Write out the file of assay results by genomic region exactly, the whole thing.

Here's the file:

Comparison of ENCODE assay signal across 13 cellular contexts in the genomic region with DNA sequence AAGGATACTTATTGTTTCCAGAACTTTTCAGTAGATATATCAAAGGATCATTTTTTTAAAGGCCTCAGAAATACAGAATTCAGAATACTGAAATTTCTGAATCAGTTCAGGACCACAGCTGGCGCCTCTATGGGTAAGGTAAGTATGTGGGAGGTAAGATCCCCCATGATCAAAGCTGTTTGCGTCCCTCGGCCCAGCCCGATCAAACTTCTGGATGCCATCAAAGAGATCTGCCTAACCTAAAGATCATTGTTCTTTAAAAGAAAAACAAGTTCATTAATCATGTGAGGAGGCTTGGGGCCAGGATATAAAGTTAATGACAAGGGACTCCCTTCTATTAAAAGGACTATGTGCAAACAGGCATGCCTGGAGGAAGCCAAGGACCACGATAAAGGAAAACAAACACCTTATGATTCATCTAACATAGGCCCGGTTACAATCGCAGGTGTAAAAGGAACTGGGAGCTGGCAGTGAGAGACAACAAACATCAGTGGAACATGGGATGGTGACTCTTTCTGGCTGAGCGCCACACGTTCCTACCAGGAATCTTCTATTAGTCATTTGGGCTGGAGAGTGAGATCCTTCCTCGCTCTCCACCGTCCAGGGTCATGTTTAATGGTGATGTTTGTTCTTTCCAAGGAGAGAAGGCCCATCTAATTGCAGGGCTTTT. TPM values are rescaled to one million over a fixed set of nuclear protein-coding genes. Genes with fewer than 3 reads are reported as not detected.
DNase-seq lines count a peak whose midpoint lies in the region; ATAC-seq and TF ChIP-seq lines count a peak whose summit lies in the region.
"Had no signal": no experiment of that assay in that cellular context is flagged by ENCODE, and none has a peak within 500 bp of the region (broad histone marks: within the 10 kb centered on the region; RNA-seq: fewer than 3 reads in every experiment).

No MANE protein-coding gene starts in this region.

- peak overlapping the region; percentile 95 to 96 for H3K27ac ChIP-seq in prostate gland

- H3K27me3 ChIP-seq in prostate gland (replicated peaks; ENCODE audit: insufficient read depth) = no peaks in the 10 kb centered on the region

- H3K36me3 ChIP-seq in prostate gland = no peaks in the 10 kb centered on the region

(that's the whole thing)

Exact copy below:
Comparison of ENCODE assay signal across 13 cellular contexts in the genomic region with DNA sequence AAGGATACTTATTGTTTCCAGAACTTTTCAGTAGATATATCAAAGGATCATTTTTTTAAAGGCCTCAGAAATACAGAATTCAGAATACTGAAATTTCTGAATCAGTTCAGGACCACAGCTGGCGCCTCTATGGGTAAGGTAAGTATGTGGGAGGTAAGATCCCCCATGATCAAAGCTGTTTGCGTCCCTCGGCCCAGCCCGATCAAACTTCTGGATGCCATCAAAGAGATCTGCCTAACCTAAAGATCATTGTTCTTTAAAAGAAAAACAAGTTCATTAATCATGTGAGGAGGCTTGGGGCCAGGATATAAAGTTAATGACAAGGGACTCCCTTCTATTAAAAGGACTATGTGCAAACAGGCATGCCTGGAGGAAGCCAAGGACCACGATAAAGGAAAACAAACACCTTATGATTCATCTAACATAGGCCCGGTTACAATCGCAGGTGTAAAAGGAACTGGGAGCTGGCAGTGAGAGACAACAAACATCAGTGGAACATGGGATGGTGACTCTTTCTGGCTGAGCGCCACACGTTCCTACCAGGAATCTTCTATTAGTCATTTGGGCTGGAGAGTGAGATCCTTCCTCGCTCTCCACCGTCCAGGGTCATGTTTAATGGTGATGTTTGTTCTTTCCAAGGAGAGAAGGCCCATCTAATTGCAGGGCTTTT. TPM values are rescaled to one million over a fixed set of nuclear protein-coding genes. Genes with fewer than 3 reads are reported as not detected.
DNase-seq lines count a peak whose midpoint lies in the region; ATAC-seq and TF ChIP-seq lines count a peak whose summit lies in the region.
"Had no signal": no experiment of that assay in that cellular context is flagged by ENCODE, and none has a peak within 500 bp of the region (broad histone marks: within the 10 kb centered on the region; RNA-seq: fewer than 3 reads in every experiment).

No MANE protein-coding gene starts in this region.

- peak overlapping the region; percentile 95 to 96 for H3K27ac ChIP-seq in prostate gland

- H3K27me3 ChIP-seq in prostate gland (replicated peaks; ENCODE audit: insufficient read depth) = no peaks in the 10 kb centered on the region

- H3K36me3 ChIP-seq in prostate gland = no peaks in the 10 kb centered on the region